The Government have, therefore, given a clear undertaking that housing benefit will be available to qualifying tenants paying rents up to open market level. Let there be no doubt about our total commitment in that respect. However, a tenant who has all or most of his rent met by housing benefit does not, obviously, have the same incentive to bargain with his landlord to keep the rent to a reasonable level as would be the case if he were paying it from his own pocket. We do not believe that the Exchequer, which provides up to 97 per cent. direct subsidy on housing benefit, should be expected simply to underwrite any rent that the landlord demands. Therefore, it is essential to have an independent check on the rents being paid from the public purse to ensure that those are not significantly above market level—in other words, above the rents being paid by tenants who are not in receipt of benefit.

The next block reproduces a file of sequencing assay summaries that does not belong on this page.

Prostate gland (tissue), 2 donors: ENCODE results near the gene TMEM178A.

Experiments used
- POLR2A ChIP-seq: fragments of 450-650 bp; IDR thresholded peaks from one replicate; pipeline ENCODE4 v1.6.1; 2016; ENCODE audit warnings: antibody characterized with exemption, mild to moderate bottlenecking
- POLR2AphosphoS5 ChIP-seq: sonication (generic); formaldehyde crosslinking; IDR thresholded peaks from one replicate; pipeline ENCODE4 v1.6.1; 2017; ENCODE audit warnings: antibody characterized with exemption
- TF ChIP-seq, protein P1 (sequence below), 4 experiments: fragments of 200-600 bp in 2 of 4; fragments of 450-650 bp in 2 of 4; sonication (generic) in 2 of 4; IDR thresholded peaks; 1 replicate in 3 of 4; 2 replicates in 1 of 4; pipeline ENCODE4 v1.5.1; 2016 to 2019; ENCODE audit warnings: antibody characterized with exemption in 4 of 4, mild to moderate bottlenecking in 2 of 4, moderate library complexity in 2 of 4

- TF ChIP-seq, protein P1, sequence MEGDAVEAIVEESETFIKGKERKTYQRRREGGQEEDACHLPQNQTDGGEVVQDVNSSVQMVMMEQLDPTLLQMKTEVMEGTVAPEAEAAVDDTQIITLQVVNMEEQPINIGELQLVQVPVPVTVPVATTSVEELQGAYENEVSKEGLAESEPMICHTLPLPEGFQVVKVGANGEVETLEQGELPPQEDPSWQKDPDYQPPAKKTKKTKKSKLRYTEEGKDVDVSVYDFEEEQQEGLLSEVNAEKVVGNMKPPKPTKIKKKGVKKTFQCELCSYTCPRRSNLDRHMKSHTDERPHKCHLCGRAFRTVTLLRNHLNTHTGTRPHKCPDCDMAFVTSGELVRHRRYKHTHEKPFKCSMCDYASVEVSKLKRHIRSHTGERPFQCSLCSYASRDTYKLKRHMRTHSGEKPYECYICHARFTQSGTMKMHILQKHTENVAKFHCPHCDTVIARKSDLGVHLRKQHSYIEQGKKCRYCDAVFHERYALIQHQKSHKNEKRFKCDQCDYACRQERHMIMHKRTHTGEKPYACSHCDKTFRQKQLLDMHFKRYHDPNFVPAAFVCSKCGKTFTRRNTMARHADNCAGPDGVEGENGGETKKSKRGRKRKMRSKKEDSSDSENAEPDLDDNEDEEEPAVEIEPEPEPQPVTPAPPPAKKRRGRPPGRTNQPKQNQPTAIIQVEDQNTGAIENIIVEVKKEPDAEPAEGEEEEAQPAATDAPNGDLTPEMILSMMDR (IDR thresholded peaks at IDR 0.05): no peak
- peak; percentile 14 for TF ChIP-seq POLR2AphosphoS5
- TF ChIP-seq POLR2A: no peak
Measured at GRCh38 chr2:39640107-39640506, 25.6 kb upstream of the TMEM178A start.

The task of operating such a check is to be given to rent officers and the purpose of the orders is to lay down how it will be carried out. Besides considering claimants' rents, rent officers will also look at the size of their accommodation. We do not believe that full Exchequer subsidy should generally be available where a claimant is living in unduly large accommodation. Local authorities have long had powers to limit benefit in such circumstances.